4 Ways to Praise God Through Natural Disasters
- Barbara Latta Crosswalk.com Contributing Writer
- 2021 12 Jul
The first natural disaster we read about in the history of the world is the flood in Noah’s time.
The Trinity saw the sin-filled world and knew the only way to keep iniquity from spreading further was to destroy everything. Everything except the one righteous man and his family who trusted and acknowledged Him.
Of course, because of the fallen nature of man, transgressions were not eliminated. Later, God had to produce another way to halt the spread of evil through the destruction of Sodom and Gomorrah.
The Lord had to preserve humanity so that there would be a human line pure enough for His Son to be born into for the purpose of redemption.
When Adam and Eve introduced sin into the world, the planet also experienced a curse. Thorns, weeds, and hardened ground that wouldn’t grow anything came into existence.
The earth groans to be released from this curse. Because of this, we experience weather and planetary crises today in many forms.
Atmospheric differences cause tornadoes and hurricanes which produce floods and high winds. Tectonic plates shift which cause earthquakes and tsunamis. Lack of moisture in the air brings about droughts and wildfires.
We know that the whole creation has been groaning as in the pains of childbirth right up to the present time. (Romans 8:22 NIV)
We can lose hope if our attention is only focused on the catastrophes before us.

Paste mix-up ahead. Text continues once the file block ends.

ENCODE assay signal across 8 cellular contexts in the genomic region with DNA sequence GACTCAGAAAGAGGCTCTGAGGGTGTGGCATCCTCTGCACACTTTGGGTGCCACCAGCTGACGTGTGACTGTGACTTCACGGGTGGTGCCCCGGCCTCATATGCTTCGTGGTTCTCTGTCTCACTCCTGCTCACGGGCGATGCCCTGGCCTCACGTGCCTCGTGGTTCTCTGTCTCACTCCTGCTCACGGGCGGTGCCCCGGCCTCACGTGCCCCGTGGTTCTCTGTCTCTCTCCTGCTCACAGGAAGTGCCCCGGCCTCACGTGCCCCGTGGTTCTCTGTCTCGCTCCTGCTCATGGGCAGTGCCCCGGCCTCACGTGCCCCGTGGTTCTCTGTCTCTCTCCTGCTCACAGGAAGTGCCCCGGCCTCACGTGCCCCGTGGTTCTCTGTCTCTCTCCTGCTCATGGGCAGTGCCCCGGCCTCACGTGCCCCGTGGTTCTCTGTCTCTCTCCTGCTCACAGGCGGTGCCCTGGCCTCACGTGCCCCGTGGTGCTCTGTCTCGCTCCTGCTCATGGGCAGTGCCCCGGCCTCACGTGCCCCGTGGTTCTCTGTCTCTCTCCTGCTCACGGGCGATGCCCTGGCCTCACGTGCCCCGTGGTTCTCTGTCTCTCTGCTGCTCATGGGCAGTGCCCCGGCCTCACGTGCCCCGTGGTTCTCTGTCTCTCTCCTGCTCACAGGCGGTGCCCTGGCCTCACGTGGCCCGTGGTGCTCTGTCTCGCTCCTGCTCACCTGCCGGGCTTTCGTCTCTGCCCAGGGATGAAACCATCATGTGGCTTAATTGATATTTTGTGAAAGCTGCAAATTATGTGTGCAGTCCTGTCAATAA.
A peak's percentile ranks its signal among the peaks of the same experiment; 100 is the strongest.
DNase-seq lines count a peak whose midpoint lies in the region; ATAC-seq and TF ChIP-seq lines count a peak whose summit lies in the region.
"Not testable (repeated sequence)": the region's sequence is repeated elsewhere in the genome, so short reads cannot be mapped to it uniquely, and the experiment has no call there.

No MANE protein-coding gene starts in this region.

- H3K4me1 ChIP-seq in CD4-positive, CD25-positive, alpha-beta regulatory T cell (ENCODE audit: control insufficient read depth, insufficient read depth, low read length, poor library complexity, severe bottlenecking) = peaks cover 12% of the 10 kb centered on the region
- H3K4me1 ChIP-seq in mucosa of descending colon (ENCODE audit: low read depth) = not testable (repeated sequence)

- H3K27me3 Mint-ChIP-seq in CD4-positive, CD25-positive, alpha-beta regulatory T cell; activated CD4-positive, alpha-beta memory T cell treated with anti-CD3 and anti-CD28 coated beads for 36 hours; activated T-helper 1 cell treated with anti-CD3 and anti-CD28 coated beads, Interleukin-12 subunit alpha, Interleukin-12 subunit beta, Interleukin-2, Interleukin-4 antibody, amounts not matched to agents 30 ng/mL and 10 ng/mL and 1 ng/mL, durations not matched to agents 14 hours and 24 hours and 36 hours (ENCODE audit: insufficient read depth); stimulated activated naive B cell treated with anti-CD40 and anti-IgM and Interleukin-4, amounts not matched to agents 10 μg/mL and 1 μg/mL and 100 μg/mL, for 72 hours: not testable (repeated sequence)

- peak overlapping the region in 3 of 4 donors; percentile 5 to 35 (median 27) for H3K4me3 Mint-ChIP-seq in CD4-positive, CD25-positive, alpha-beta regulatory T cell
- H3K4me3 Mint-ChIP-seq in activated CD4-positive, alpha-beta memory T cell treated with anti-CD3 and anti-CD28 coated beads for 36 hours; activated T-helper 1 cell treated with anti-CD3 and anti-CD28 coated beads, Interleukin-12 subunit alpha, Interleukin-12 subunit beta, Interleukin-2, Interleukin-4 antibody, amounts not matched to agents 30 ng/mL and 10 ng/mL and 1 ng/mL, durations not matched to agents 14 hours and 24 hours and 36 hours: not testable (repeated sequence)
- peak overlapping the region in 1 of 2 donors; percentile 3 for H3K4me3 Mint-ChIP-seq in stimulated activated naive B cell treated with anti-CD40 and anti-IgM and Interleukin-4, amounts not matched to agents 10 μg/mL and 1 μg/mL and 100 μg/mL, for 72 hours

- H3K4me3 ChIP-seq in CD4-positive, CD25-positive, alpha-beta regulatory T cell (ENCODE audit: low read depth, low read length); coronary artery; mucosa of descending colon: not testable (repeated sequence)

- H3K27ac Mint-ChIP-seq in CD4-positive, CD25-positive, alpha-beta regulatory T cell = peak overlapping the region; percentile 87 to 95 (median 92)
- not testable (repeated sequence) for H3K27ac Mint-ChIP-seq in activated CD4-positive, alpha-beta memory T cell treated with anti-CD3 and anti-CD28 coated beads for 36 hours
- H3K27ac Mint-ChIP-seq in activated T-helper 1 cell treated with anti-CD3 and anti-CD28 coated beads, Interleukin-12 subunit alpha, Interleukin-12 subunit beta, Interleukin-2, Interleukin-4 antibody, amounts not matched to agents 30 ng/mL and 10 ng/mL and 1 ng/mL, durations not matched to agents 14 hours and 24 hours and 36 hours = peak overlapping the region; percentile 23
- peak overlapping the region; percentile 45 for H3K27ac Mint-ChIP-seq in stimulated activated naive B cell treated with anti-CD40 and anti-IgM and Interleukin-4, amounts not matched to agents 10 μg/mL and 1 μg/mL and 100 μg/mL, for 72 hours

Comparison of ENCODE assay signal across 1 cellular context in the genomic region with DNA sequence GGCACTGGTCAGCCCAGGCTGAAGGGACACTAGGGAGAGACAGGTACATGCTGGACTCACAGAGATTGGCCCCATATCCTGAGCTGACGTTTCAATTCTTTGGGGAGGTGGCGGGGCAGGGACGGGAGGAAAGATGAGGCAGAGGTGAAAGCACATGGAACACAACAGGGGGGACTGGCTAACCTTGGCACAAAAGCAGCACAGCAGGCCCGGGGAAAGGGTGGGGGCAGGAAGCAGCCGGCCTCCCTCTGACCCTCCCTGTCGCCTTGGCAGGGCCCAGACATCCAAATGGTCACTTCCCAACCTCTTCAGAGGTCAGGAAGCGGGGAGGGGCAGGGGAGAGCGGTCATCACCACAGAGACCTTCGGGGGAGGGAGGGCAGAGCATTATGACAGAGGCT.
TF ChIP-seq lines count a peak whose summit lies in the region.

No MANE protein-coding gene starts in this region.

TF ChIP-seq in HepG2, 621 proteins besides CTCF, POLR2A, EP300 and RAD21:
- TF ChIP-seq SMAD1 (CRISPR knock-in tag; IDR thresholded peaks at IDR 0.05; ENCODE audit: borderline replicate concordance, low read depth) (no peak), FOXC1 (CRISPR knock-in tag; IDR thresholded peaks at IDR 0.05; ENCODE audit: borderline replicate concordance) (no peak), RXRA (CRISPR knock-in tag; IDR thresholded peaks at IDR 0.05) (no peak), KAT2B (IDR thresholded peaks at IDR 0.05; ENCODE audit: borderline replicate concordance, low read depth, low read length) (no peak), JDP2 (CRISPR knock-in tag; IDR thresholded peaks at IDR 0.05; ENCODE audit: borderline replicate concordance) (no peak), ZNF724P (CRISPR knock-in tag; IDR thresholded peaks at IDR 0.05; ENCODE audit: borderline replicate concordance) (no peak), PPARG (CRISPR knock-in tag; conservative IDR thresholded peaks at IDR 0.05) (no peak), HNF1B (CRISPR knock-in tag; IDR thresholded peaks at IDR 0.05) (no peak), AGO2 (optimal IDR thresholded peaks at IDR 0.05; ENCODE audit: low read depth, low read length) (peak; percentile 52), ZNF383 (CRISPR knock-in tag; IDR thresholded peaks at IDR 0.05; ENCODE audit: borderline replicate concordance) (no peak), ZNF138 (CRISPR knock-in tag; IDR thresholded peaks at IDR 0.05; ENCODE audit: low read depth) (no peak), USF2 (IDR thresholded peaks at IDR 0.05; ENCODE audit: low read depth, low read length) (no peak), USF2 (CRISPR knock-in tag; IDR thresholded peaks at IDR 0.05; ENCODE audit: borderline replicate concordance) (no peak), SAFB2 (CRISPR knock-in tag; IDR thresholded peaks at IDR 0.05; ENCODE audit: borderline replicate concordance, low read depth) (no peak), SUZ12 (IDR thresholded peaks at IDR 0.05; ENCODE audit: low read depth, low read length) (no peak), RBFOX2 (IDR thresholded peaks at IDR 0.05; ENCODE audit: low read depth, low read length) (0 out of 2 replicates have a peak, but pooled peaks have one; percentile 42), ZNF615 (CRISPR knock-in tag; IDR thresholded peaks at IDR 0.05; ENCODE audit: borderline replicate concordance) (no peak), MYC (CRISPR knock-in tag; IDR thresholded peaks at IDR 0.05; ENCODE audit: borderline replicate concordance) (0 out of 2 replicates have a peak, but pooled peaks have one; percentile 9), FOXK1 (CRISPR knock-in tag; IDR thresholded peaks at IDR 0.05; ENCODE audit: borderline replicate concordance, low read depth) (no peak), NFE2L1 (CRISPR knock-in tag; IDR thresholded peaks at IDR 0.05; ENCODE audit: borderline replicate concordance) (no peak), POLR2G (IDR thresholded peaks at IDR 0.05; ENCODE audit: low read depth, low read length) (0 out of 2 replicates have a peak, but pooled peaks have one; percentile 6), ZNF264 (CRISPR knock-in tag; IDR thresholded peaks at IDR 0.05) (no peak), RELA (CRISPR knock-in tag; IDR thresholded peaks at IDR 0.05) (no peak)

Here are 4 ways we can praise God through these natural disasters:
1. Realize Disasters Are Not Acts of God
Each time a tragedy happens, there are groups of people who start spouting that God is judging whatever city was targeted by the calamity. Even contracts and insurance policies blame Him for any event in nature as “acts of God.”
If the Almighty Lord were judging mankind through tragedies and other events, why would He stop at a certain city or region? Evil exists all over the world.
Since we have now been justified by his blood, how much more shall we be saved from God’s wrath through Him! (Romans 5:9)
Sin does need to be judged and it has been through Christ. God hasn’t changed. But He poured that wrath upon Christ instead of sinners. We are in a period of grace, but that doesn’t mean that people are not responsible for their own actions (Romans 2:5). There are still consequences to living in disobedience and each person needs to accept the Savior’s sacrifice. The Great Judge is giving the world time to repent and turn to Him before He does inflict punishment again. There will be a final recompense but up until that time comes, we are extended His grace and mercy.